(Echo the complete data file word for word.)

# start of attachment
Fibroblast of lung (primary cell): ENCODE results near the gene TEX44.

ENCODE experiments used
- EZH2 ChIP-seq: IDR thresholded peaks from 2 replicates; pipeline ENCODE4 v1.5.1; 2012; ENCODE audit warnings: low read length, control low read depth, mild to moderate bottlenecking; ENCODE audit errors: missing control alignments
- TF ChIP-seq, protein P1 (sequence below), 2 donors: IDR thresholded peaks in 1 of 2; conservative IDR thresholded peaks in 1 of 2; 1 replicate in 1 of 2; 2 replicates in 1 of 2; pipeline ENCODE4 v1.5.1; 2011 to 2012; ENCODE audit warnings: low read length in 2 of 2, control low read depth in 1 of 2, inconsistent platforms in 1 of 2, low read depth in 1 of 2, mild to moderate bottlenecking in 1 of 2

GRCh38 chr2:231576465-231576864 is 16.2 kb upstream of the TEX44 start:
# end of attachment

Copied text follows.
Fibroblast of lung (primary cell): ENCODE results near the gene TEX44.

ENCODE experiments used
- EZH2 ChIP-seq: IDR thresholded peaks from 2 replicates; pipeline ENCODE4 v1.5.1; 2012; ENCODE audit warnings: low read length, control low read depth, mild to moderate bottlenecking; ENCODE audit errors: missing control alignments
- TF ChIP-seq, protein P1 (sequence below), 2 donors: IDR thresholded peaks in 1 of 2; conservative IDR thresholded peaks in 1 of 2; 1 replicate in 1 of 2; 2 replicates in 1 of 2; pipeline ENCODE4 v1.5.1; 2011 to 2012; ENCODE audit warnings: low read length in 2 of 2, control low read depth in 1 of 2, inconsistent platforms in 1 of 2, low read depth in 1 of 2, mild to moderate bottlenecking in 1 of 2

GRCh38 chr2:231576465-231576864 is 16.2 kb upstream of the TEX44 start: